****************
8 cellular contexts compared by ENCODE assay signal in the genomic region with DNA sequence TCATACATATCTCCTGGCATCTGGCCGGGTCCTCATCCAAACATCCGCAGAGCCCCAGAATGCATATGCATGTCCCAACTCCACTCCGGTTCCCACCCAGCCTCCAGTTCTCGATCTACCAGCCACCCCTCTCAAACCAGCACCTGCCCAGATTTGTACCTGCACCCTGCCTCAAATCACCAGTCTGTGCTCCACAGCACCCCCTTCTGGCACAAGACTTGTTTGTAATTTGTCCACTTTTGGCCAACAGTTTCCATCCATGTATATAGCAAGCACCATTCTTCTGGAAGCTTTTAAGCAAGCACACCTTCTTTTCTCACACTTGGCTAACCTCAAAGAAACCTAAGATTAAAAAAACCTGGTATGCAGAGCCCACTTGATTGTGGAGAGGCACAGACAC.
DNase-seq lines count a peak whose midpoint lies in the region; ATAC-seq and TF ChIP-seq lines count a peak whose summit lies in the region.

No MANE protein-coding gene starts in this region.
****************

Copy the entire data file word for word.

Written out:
8 cellular contexts compared by ENCODE assay signal in the genomic region with DNA sequence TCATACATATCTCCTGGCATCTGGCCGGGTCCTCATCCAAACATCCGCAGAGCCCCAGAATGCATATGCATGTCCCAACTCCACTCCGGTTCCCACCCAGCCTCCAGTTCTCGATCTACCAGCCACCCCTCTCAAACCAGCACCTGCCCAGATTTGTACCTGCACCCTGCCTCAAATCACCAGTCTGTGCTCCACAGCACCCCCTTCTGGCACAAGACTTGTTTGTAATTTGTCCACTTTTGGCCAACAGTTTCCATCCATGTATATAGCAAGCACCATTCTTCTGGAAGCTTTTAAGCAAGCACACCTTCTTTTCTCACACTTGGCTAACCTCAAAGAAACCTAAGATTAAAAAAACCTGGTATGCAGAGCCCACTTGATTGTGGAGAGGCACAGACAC.
DNase-seq lines count a peak whose midpoint lies in the region; ATAC-seq and TF ChIP-seq lines count a peak whose summit lies in the region.

No MANE protein-coding gene starts in this region.